By Donna A. Buchanan, Margaret H. Beissinger, Kevin Dawe, Gabriela Ilnitchi, Vesa Kurkela, Svanibor Pettan, Ljerka Vidic Rasmussen, Carol Silverman, Martin Stokes, Jane C. Sugarman
Because the early 20th century, "balkanization" has signified the customarily militant fracturing of territories, states, or teams alongside ethnic, spiritual, and linguistic divides. but the notable similarities came upon between modern Balkan well known track exhibit the quarter because the web site of a thriving inventive discussion and interchange. The eclectic interweaving of stylistic good points evidenced through Albanian advertisement people tune, Anatolian pop, Bosnian sevdah-rock, Bulgarian pop-folk, Greek ethniki mousike, Romanian muzica orientala, Serbian turbo folk, and Turkish arabesk, to call a number of, issues to an emergent nearby pop culture circuit extending from southeastern Europe via Greece and Turkey.
While this circuit is based upon older cultural confluences from a shared Ottoman background, it additionally has taken form in lively counterpoint with quite a few local political discourses. Containing 11 ethnographic case reports, Balkan pop culture and the Ottoman Ecumene: song, picture, and nearby Political Discourse examines the interaction among the musicians and well known track sorts of the Balkan states through the past due Nineteen Nineties. those case reviews, every one written by means of a longtime neighborhood professional, surround a geographical scope that comes with Albania, Bosnia and Herzegovina, Bulgaria, the Republic of Macedonia, Croatia, Slovenia, Romania, Greece, Turkey, Serbia, and Montenegro. The booklet is observed by way of a VCD that includes a photograph gallery, sound documents, and song video excerpts.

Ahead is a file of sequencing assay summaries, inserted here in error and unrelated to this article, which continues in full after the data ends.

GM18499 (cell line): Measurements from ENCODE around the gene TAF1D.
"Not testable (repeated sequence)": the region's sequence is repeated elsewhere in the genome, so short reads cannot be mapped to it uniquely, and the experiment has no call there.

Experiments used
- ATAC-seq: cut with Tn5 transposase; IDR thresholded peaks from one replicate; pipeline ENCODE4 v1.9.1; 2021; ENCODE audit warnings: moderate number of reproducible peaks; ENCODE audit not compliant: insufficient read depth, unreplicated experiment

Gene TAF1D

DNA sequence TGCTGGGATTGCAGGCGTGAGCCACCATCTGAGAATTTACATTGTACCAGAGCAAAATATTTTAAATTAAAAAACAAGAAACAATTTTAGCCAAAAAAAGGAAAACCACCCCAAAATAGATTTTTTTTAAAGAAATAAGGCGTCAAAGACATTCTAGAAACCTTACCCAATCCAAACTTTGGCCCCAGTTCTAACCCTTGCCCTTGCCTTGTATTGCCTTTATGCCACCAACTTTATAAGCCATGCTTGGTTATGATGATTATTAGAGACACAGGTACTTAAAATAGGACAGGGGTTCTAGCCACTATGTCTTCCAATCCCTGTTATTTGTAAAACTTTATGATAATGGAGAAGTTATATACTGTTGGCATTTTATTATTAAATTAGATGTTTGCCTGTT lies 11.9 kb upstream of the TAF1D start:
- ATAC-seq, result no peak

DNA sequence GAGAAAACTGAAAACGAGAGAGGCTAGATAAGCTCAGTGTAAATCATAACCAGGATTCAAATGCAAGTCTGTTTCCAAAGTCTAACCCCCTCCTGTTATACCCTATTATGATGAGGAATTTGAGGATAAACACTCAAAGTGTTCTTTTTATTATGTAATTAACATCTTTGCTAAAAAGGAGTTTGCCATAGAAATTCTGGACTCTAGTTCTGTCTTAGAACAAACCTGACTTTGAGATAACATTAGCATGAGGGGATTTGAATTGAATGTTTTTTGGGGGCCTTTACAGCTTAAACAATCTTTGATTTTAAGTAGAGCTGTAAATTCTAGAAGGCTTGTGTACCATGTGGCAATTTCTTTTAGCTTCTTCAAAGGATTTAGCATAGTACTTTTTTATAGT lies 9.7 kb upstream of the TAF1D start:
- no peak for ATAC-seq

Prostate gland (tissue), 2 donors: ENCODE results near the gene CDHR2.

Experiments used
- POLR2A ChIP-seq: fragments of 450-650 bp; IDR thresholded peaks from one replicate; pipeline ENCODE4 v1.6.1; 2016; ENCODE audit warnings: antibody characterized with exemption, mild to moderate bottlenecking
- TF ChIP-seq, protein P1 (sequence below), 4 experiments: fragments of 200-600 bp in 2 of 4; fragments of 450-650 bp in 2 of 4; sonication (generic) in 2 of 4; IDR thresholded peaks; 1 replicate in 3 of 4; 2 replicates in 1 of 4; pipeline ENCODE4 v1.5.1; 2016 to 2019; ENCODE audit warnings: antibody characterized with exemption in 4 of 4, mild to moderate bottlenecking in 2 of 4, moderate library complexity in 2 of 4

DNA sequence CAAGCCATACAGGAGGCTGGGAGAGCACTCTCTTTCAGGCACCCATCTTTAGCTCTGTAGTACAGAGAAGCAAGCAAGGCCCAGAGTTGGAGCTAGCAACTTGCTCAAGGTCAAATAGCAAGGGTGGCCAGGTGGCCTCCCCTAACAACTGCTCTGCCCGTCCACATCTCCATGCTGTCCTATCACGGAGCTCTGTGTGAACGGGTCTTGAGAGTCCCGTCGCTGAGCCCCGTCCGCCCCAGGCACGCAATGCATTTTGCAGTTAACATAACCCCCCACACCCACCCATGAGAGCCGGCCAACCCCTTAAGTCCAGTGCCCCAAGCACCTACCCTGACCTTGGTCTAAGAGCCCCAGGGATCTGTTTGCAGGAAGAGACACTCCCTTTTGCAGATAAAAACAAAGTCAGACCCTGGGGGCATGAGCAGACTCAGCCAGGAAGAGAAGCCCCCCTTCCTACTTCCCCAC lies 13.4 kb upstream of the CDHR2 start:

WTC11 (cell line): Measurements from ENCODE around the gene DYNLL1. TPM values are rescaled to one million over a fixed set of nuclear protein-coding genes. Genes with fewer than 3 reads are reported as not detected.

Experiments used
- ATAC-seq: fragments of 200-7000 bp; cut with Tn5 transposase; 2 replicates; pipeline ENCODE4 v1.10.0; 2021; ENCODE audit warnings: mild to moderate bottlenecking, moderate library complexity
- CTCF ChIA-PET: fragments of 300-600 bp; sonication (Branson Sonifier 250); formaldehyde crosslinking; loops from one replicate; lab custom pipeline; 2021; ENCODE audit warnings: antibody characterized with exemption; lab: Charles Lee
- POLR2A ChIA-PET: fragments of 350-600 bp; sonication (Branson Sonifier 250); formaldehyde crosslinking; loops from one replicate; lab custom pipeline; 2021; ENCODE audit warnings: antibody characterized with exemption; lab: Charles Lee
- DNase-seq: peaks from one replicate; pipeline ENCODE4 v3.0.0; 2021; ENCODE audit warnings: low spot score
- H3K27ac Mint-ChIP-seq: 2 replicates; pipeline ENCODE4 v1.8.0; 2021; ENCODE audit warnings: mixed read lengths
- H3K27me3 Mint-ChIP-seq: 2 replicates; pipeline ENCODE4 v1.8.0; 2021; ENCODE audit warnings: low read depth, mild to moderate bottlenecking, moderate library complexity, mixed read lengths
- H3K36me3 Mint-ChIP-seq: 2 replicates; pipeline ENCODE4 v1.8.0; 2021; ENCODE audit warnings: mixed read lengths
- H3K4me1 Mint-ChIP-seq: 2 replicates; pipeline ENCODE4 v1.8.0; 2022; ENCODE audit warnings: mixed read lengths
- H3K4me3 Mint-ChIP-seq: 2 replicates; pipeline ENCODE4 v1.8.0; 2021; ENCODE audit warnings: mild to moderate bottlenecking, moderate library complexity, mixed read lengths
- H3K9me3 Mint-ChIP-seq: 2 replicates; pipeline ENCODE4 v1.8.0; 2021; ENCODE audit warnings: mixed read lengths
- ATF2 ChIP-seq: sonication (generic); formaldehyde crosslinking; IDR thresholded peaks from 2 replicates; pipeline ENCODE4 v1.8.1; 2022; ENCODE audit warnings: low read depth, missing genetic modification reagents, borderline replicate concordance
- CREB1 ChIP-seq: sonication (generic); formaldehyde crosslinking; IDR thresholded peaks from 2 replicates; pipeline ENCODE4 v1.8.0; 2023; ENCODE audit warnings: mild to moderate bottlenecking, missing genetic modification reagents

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Additional resources for Balkan Popular Culture and the Ottoman Ecumene: Music, Image, and Regional Political Discourse (Europea : Ethnomusicologies and Modernities)
9: Apo tin Athina/Azizie, as perfomed by Sophia Bilides on her CD Greek Legacy. Translated from the Greek by Ioannis Tsekouras. fire that burned the city of Smyrna, these exchanges brought an influx of professional musicians formerly associated with Istanbul’s gazino nightlife into the Greek capital. At this time it became common for café-amans to hire small orchestras of mixed Turkish or Greek (kanun, ud, sandouri, laouto, defi, zilia) and W estern European instruments (violin, clarinet) called kompanies (similar to the Turkish gazino ensembles), whose performances were situated in a designated space at one end of the café.
It is also possible, however, that klezmer musicians learned the tune through their Turkish brethren. As noted above, Jews were deeply involved with the performance of Ottoman Turkish music. Some Turkish Jews apparently found the melody so appealing that they set to it the Hebrew poem Yodukha Rayonai, written by Rabbi Israel ben Moses Najara (1555–1625), to create a pizmon, or devotional song. 25 The name of the group signifies a style of poetry embraced by Najara, whose manuscripts also provide melodies to which his divan-s should be sung.
Oh, what hair you have, do you regret it? ” “Oh, what a honeyed mouth you have, do you regret it? 17: Ala, tsuro, kose imash. As sung by Zorka Drempeti. Transcribed by Anna Ilieva. Originally published in Katsarova 1973:128–29. sentimental, rubato, and lavishly ornamented accordion style resembles that sometimes associated with the accompaniment of Italian love songs, Buchanan 35 and the overall aesthetic is one of nostalgia and schmaltz frequently characterizing urban songs of this era. 18: Cherni ochi imash, libe.
Balkan Popular Culture and the Ottoman Ecumene: Music, Image, and Regional Political Discourse (Europea : Ethnomusicologies and Modernities) by Donna A. Buchanan, Margaret H. Beissinger, Kevin Dawe, Gabriela Ilnitchi, Vesa Kurkela, Svanibor Pettan, Ljerka Vidic Rasmussen, Carol Silverman, Martin Stokes, Jane C. Sugarman